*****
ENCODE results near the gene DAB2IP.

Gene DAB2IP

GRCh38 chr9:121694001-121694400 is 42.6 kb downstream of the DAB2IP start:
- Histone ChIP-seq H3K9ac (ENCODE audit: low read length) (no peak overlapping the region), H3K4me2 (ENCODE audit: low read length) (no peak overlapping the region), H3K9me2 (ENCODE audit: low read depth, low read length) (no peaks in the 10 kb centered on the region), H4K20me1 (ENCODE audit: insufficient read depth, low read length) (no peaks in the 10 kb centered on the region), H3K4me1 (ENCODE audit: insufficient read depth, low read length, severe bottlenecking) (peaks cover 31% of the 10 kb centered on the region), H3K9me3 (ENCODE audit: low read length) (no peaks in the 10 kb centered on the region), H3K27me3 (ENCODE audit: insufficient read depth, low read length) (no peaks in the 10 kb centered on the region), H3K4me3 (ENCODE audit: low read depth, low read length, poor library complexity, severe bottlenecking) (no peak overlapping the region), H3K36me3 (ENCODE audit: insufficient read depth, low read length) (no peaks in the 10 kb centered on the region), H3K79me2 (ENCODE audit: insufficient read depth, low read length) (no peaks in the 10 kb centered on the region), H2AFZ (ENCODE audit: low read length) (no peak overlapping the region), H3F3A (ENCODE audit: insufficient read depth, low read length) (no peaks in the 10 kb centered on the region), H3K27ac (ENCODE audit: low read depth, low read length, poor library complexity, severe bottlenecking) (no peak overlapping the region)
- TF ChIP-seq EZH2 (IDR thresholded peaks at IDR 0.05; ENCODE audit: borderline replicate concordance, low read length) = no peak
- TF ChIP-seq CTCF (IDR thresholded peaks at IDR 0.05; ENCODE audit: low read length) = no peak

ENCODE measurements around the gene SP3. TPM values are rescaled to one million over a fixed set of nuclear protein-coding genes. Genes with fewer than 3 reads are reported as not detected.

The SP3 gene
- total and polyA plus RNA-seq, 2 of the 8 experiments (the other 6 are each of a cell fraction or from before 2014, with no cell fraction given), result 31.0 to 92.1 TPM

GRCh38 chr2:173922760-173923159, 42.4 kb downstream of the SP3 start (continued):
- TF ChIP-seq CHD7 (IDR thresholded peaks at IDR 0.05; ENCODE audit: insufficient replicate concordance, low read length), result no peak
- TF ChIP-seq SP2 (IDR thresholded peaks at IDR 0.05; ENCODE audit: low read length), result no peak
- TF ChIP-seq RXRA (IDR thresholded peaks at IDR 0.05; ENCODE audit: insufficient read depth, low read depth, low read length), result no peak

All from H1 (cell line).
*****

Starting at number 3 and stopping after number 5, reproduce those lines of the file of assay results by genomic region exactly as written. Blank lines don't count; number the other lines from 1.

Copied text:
GRCh38 chr9:121694001-121694400 is 42.6 kb downstream of the DAB2IP start:
- Histone ChIP-seq H3K9ac (ENCODE audit: low read length) (no peak overlapping the region), H3K4me2 (ENCODE audit: low read length) (no peak overlapping the region), H3K9me2 (ENCODE audit: low read depth, low read length) (no peaks in the 10 kb centered on the region), H4K20me1 (ENCODE audit: insufficient read depth, low read length) (no peaks in the 10 kb centered on the region), H3K4me1 (ENCODE audit: insufficient read depth, low read length, severe bottlenecking) (peaks cover 31% of the 10 kb centered on the region), H3K9me3 (ENCODE audit: low read length) (no peaks in the 10 kb centered on the region), H3K27me3 (ENCODE audit: insufficient read depth, low read length) (no peaks in the 10 kb centered on the region), H3K4me3 (ENCODE audit: low read depth, low read length, poor library complexity, severe bottlenecking) (no peak overlapping the region), H3K36me3 (ENCODE audit: insufficient read depth, low read length) (no peaks in the 10 kb centered on the region), H3K79me2 (ENCODE audit: insufficient read depth, low read length) (no peaks in the 10 kb centered on the region), H2AFZ (ENCODE audit: low read length) (no peak overlapping the region), H3F3A (ENCODE audit: insufficient read depth, low read length) (no peaks in the 10 kb centered on the region), H3K27ac (ENCODE audit: low read depth, low read length, poor library complexity, severe bottlenecking) (no peak overlapping the region)
- TF ChIP-seq EZH2 (IDR thresholded peaks at IDR 0.05; ENCODE audit: borderline replicate concordance, low read length) = no peak